Like father, like son. "2 Jacks," Bernard Rose's cleverly faithful adaptation of Leo Tolstoy's short story "Two Hussars," takes place over the course of two wild nights in Hollywood.
In the first, presented mostly in black and white except for some whimsical tinted accents, legendary director Jack Hussar (
When exactly this takes place is unclear — perhaps purposely so. The Belgian Congo, for example, ceased to exist in 1960, and the women wear flapper fashion (but maybe they're costumes?) while Jack's unwitting host wears a T-shirt, hoodie and ball cap.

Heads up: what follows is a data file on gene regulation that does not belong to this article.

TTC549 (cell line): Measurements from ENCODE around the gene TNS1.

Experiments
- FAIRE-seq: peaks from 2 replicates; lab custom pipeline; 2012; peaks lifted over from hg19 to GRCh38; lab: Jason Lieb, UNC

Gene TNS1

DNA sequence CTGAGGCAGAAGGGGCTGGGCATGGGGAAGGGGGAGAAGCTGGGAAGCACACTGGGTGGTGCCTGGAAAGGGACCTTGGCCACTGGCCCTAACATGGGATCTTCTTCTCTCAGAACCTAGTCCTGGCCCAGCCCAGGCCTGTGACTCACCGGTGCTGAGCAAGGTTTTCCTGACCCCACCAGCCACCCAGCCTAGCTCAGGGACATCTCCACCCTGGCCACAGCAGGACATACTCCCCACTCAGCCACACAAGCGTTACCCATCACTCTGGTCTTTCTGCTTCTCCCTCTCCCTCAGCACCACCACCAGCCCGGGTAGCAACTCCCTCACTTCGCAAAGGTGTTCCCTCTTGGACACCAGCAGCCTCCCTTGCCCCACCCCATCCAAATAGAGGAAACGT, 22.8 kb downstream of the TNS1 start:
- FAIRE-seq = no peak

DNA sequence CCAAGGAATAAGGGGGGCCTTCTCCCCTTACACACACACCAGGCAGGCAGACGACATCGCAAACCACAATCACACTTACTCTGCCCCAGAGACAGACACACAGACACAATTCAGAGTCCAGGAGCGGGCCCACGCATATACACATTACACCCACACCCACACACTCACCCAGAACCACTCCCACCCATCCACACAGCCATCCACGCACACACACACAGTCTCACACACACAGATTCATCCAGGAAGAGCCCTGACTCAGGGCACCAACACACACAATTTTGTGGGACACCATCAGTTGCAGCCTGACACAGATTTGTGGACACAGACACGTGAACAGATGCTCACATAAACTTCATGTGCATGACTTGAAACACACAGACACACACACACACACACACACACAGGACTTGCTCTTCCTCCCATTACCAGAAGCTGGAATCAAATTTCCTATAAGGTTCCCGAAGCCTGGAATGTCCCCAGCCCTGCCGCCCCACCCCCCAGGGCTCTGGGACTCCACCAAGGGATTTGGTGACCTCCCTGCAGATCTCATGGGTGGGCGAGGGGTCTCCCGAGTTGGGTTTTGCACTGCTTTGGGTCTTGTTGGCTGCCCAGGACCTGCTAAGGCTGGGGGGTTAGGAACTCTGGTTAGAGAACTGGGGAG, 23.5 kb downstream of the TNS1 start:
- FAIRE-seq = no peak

Decades later — there are cellphones now, and the picture's in color — Jack's namesake son (played by Huston's nephew, Jack Huston) arrives in Tinseltown to shoot his first film. Feeling just as entitled as his father, though with none of Jack Sr.'s résumé or inherent charm, he woos the daughter of one of his dad's lovers before squandering any residual goodwill toward his father with bad-boy behavior.
Rose's Hollywood is a fantasy, one in which final cut is negotiated with a hand of poker, the two Jacks share a producer (
MPAA rating: None
Running time: 1 hour, 30 minutes.
Playing: At Downtown Independent, Los Angeles. Also on VOD.